Title: Pictures for the People: Visual Multiples and their Role as Supporting Tools for the Democratic Process
1 - May - Lecture HIGH LOW  
3 - May - Discussion
Lecturer: Richard Benson, Dean of the School of Art, Professor of Photography


Lecture Description:

The question underlying the lecture will be of the chicken and egg variety did technological innovation precede social developments, and make them possible, or did desire and need drive the development of technology.

This point can be nicely illustrated by examining the origin of printing from moveable type. The development of this invention had nothing to do with a philosophical ideal, such as disseminating knowledge broadly to a previously un-empowered audience; rather printing was invented simply to make cheaper books. Only after its establishment did the possibility of widespread education, through the production of identical multiple copies, become a possibility.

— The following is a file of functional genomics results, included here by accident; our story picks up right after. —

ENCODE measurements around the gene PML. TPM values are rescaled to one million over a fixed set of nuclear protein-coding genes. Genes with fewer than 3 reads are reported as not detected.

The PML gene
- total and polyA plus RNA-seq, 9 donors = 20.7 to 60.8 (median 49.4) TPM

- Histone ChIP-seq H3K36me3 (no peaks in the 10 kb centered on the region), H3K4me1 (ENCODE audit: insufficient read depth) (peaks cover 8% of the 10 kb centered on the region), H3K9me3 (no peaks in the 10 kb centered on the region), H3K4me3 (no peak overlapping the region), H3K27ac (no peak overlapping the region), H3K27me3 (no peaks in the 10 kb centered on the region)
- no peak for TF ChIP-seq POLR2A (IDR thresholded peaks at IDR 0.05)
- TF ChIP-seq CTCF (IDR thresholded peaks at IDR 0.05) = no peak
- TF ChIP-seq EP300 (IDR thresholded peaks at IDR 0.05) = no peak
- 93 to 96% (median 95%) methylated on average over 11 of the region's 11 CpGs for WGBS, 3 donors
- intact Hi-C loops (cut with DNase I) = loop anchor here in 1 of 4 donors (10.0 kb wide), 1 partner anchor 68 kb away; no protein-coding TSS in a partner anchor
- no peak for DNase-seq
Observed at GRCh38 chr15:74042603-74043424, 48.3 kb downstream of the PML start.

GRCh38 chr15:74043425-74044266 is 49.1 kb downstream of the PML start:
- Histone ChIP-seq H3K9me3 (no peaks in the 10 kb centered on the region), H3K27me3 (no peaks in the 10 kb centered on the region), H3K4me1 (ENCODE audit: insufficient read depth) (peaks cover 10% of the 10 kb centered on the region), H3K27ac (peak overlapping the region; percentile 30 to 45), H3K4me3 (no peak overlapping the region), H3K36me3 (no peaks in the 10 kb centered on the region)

I will show pictures that illuminate 5 major technical aspects of pictures:

  • The nature of pictures as representational, symbolic or decorative.
  • The development of pictures that can move (not moving pictures, but rather ones that can travel to widespread audiences)
  • The revolutionary possibilities of identical multiple images.
  • The invention and implications of photography.
  • The steadily decreasing mass of printing matrices and multiple picture forms.

All of this is about the dissemination of knowledge through the power of pictures, and the manner in which systems such as democracy can grow to previously unheard of scales through the efficient spread of identical blocks of information through visual forms that exist in multiple copies.

Copyright 2001, Richard Benson






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